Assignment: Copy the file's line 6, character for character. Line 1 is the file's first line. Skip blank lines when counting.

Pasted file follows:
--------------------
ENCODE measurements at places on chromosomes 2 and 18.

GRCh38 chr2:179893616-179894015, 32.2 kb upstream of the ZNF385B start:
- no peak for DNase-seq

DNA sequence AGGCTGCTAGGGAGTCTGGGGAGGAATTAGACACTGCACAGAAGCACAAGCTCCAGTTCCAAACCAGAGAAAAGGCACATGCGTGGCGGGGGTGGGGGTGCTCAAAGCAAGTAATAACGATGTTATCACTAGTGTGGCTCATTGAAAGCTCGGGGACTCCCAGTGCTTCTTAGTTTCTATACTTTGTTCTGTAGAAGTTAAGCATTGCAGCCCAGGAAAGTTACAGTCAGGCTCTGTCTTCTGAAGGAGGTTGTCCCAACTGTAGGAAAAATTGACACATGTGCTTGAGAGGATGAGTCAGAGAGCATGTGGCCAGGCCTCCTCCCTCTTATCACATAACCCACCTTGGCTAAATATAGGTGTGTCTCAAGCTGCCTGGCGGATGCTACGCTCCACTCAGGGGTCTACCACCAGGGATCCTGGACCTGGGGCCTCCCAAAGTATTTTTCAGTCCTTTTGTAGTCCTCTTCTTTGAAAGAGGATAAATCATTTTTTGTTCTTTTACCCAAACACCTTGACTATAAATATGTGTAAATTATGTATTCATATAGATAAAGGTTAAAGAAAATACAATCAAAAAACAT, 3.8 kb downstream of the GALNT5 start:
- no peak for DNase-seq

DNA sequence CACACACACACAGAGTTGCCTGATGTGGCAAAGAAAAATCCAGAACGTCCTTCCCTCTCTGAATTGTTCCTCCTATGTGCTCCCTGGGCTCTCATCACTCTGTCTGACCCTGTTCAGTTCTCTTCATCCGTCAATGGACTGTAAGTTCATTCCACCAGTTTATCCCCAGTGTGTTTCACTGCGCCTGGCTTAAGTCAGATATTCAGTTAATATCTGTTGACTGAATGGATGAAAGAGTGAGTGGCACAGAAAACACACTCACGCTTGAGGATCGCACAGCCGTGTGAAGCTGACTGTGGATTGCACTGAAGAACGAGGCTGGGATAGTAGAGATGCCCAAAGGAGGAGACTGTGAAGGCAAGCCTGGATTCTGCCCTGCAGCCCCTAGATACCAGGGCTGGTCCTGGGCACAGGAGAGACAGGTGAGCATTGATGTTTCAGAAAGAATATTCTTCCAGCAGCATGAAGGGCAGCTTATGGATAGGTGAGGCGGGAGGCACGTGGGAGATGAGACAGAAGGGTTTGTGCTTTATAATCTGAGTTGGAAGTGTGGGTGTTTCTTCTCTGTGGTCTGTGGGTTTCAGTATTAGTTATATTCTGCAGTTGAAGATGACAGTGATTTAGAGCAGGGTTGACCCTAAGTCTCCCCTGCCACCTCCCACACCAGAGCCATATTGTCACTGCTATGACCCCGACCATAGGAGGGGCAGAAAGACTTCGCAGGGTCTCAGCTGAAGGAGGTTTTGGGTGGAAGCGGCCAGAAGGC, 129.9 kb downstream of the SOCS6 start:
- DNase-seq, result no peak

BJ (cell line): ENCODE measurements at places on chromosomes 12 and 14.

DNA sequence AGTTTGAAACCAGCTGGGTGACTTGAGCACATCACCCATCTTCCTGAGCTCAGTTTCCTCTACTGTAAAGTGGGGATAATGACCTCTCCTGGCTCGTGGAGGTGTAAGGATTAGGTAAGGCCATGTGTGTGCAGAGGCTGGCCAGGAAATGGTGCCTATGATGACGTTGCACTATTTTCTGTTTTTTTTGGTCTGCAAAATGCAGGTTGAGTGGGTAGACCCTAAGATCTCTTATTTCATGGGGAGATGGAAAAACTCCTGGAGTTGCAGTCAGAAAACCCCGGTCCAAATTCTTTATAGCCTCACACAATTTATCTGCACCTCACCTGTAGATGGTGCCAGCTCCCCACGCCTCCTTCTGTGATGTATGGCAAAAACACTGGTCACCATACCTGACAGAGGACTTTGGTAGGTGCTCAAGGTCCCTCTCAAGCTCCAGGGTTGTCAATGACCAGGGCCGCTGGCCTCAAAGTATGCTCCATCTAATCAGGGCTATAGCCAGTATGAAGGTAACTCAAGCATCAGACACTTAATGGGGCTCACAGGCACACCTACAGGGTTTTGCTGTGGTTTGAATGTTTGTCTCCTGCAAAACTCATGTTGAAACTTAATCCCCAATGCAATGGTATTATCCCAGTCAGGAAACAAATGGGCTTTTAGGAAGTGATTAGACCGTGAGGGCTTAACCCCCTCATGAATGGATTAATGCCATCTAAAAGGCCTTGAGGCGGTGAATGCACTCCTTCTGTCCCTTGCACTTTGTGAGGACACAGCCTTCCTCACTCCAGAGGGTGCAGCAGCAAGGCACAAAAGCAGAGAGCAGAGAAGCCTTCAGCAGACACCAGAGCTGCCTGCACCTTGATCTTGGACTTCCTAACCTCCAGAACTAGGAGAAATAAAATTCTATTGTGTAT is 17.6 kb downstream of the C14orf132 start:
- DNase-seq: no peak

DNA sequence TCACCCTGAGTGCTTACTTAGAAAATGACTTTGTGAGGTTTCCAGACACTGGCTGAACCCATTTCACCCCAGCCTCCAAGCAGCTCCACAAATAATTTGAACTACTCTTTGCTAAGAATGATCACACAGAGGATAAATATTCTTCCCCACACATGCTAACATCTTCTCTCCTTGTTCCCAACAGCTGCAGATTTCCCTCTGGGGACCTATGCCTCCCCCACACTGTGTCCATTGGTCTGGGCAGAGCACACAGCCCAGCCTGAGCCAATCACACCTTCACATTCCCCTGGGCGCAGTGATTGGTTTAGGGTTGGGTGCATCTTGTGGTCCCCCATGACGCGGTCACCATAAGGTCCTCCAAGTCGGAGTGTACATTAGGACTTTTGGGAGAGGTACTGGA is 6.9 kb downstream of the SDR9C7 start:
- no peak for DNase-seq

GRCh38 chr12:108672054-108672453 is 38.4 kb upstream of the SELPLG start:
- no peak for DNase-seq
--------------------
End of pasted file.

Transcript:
DNA sequence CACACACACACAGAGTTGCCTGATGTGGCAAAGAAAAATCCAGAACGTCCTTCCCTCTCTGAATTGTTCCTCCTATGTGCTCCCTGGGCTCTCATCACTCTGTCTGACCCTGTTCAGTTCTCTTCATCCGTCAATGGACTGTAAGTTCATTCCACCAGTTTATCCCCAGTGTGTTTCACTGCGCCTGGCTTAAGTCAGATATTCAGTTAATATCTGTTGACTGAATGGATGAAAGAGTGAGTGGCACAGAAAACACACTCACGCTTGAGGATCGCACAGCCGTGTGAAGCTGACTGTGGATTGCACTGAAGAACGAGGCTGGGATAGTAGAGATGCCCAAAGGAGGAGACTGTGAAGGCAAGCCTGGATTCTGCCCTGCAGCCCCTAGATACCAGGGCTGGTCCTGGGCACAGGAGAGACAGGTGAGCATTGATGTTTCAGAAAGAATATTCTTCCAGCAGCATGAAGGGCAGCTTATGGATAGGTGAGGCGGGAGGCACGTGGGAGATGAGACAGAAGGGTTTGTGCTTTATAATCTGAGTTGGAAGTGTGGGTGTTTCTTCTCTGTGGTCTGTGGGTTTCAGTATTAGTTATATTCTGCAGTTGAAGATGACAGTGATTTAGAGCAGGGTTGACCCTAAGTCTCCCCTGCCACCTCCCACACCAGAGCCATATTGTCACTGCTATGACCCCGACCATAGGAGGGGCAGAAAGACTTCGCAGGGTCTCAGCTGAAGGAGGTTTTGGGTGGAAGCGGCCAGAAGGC, 129.9 kb downstream of the SOCS6 start: